Find out today what the legal world will be talking about tomorrow.
BfDI publishes its position on anonymization under the GDPR
Anonymization of personal data is of great importance to many companies for a number of reasons. Anonymized data may be used, for example, to train an artificial intelligence (“AI”) and to improve a company’s own performances and processes.
Comments on the BfDI Position Paper
In its Position Paper, the BfDI understands the term “anonymization” as removing any personal reference with regard to data or data sets. According to the BfDI, this does not require absolute anonymization. It is sufficient, if no one would be able to (re-)identify any personal data. In terms of data protection laws, it would usually be sufficient to remove any personal reference in a manner that any re-identification is impractical. Such a re-identification is in general impractical, if it is only possible to reestablish any personal reference with disproportionate application of time, cost, and manpower.
Apparently, however, the BfDI considers any anonymization to be “processing” within the meaning of the GDPR. Even if other data protection commissioners share this opinion, this view is likely too broad. There are a number of different technical implementations to handle data anonymously. Therefore, a more differentiated point of view should be taken as to whether the specific implementation of an anonymization also constitutes a processing of personal data under the GDPR. Companies intend to and should be able to use anonymization as a data protection instrument and for better and new (data-driven) business models.
The BfDI goes on to discuss various legal bases for anonymization of personal data. In principle, it would be possible to use all legal bases provided by the GDPR, such as consent (Article 6 (1) (a) GDPR) or an overriding legitimate interest (Article 6 (1) (f) GDPR). The BfDI particularly addresses a change of purpose (Article 6 (4) GDPR), which could allow anonymization (together with the original legal basis). According to the BfDI, it should be in general possible to fulfill the requirements of a respective change of purpose in order to anonymize personal data. This means, for example, that personal data processed to fulfil a customer order may be anonymized based on Article 6 (4) GDPR in conjunction with Article 6 (1) (b) GDPR. The data controller could then use this anonymized data to train an AI or to improve its own range of services.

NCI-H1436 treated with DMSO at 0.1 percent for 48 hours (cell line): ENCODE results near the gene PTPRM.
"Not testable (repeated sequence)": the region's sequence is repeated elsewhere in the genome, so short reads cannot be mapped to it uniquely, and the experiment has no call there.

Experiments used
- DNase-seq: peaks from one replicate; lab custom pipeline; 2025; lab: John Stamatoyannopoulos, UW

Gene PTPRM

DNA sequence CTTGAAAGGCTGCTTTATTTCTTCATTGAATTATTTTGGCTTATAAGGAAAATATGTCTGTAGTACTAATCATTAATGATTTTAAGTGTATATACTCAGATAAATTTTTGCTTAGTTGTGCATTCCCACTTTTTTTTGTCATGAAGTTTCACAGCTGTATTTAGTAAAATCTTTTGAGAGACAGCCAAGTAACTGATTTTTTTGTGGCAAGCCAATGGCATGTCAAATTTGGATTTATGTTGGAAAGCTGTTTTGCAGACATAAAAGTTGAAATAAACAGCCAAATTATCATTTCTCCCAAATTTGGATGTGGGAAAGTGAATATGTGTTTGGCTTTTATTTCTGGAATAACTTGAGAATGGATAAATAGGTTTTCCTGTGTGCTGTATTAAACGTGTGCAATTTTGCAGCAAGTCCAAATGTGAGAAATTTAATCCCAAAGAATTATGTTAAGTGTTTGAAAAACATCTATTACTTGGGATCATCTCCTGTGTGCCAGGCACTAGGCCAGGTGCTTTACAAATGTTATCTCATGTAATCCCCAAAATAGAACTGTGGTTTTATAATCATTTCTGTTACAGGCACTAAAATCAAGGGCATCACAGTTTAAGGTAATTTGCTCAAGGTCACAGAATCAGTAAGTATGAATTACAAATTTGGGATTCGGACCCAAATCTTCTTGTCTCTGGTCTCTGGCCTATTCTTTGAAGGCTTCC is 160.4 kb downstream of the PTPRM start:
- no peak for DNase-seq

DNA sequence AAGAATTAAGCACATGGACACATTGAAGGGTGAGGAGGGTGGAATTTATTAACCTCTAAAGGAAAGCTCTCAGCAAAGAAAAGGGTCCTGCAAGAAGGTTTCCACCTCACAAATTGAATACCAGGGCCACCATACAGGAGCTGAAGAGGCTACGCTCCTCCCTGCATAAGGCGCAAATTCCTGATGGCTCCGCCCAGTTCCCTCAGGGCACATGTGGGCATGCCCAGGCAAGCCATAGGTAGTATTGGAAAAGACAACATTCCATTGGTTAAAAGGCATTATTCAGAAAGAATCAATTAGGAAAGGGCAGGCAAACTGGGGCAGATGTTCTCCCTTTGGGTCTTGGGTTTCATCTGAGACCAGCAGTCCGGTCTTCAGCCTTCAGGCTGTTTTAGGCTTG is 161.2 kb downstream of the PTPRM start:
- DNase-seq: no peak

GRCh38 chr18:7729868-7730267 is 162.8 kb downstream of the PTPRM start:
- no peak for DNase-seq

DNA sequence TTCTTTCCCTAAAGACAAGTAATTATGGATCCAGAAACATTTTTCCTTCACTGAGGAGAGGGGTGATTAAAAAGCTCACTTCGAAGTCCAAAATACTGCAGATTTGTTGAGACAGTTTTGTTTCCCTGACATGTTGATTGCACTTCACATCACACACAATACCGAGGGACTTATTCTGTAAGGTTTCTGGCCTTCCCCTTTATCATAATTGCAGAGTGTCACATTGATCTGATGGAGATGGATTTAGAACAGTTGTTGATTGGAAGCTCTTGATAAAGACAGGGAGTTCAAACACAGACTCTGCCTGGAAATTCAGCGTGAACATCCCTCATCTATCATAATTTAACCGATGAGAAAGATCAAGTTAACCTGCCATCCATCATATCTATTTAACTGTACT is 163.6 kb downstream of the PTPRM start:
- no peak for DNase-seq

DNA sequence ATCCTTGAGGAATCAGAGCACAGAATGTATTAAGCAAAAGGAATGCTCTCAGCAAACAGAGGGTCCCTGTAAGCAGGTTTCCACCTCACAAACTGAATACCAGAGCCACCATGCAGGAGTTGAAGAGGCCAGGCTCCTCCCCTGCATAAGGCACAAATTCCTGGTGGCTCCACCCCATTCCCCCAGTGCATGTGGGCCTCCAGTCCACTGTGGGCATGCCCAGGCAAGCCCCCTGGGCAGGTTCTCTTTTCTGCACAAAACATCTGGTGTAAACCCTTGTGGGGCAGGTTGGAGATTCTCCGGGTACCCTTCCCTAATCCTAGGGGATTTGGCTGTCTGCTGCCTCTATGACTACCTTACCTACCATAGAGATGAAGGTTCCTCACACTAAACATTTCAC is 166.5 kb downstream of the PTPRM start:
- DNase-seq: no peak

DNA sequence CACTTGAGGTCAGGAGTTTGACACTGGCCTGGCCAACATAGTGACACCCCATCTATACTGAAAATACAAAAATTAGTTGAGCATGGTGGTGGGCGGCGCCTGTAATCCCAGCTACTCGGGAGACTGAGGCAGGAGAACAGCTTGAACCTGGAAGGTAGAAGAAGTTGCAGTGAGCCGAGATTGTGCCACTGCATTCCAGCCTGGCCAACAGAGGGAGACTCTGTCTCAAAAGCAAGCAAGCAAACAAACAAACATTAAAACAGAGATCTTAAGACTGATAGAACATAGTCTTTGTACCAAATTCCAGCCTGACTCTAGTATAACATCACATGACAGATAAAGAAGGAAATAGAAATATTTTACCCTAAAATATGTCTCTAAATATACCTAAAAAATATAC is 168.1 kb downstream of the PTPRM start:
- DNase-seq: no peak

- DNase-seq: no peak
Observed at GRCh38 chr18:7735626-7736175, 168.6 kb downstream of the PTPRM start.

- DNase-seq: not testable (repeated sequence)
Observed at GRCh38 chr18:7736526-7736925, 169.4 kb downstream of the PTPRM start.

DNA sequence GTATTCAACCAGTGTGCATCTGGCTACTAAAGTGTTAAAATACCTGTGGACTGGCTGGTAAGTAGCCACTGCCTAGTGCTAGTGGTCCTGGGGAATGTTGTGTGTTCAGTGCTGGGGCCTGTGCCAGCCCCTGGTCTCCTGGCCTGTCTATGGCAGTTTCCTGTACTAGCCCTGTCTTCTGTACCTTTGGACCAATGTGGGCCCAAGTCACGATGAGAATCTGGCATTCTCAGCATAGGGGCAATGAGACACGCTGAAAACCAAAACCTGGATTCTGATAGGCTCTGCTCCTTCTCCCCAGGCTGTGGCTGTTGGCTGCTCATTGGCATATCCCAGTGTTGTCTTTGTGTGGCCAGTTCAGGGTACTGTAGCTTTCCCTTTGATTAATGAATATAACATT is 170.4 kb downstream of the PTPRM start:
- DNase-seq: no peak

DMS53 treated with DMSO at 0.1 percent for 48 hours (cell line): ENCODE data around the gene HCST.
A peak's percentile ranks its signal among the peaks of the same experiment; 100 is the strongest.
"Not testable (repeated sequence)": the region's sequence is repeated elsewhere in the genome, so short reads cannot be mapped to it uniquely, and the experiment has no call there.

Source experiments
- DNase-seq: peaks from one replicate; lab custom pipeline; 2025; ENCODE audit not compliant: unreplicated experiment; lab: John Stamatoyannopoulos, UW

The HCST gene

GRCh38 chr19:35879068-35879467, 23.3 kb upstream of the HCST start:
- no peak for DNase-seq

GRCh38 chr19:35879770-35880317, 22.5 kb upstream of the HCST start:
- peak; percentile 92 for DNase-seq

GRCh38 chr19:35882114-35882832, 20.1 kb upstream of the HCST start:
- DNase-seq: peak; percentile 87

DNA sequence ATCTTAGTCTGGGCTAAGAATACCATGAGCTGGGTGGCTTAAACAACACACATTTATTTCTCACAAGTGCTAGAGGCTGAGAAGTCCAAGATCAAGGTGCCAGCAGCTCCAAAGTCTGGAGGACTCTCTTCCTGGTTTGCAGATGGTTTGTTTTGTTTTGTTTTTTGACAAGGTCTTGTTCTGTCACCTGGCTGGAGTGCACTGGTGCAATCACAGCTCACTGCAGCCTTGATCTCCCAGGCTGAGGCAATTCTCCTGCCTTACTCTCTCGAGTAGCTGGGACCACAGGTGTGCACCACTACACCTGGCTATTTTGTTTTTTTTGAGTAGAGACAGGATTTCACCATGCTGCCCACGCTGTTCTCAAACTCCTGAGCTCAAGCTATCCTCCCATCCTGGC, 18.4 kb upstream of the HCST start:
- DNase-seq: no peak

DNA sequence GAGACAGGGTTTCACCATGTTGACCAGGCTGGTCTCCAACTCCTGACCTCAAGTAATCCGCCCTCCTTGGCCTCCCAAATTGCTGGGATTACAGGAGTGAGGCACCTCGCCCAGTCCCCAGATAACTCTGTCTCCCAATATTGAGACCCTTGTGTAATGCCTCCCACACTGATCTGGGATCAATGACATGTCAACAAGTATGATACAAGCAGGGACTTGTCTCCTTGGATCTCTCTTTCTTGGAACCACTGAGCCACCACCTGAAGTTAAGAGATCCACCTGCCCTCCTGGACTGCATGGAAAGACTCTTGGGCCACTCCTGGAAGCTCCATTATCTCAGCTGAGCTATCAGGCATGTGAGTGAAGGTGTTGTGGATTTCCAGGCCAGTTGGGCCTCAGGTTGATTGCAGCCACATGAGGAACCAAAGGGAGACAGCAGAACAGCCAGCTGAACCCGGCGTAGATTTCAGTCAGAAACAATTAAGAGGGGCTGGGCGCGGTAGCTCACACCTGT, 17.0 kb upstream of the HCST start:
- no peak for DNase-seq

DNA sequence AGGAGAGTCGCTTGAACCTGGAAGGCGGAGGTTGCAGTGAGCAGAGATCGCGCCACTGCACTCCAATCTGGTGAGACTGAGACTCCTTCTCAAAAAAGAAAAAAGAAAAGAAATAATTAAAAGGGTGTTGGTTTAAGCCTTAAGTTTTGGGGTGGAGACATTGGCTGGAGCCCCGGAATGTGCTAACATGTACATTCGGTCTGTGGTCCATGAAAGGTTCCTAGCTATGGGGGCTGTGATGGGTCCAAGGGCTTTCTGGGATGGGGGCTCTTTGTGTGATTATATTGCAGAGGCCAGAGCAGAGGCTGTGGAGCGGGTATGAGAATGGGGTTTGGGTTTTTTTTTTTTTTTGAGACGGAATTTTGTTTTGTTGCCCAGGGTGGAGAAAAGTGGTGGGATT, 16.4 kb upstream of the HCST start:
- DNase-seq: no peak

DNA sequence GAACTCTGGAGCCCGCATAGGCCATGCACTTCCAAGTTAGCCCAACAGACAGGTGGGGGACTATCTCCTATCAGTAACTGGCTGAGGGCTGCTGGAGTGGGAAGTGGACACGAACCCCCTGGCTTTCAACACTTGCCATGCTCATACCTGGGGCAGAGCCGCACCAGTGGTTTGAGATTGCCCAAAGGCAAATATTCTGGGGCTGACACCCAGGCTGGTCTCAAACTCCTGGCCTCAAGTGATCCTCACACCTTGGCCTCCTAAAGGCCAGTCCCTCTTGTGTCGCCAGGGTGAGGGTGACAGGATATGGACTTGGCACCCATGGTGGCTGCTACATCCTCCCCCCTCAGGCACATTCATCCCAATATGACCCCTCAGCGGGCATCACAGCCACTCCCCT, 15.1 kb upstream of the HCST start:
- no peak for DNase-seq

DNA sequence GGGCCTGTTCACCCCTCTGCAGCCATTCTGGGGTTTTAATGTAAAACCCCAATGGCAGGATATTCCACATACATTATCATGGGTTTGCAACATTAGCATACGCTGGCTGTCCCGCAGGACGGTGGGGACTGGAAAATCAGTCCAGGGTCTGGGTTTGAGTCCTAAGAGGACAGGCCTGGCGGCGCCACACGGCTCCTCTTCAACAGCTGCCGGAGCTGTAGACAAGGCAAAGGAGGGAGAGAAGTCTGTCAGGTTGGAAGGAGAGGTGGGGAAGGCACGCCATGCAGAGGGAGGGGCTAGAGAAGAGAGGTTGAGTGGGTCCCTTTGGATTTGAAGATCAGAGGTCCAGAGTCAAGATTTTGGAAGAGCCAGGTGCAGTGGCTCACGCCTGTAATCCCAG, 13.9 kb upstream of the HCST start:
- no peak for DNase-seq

The BfDI further points out that an obligation to erase data under data protection law may be met by anonymization (Article 17 (1) (a) in conjunction with Article 6 (1) (c) GDPR).
The BfDI’s view on checking the validity of an anonymization as an ongoing task of the data controller is to be examined critically. This might be misconstrued as a kind of “data monitoring obligation.” While anonymization procedures must be regularly evaluated according to the state of the art, (correctly) anonymized data are and remain anonymous until a (new) personal reference is established through new processing at a later time.
Finally, the BfDI holds that the additional requirements of the GDPR must be observed. These include in particular sufficient privacy notices and – usually – also a data protection impact assessment (“PIA”). The latter in particular is probably to be reviewed critically. There are good arguments against the necessity of such a PIA, which is why in many cases a (full) PIA will not be necessary, particularly where the personal reference has been removed.
Prospects and practical relevance for companies
The BfDI’s Position Paper, within the scope of its responsibility for federal administration and in the postal and telecommunications sector, is most certainly not the end of the discussion relating to anonymization under data protection laws. State supervisory authorities had also expressed differing views in the consultation process. At the same time, several statements by the BfDI are welcome clarifications.
However, a more differentiated approach is necessary. Handling of data (not everything is “processing”) as well as complying with GDPR requirements, such as a (full) PIA or a “data monitoring obligation,” are aspects that require a more distinctive approach. Such an approach may enable companies to make use of their often-quoted data treasures in a manner that is compliant with data protection laws.
SKW Schwarz will continue to actively participate in this discussion.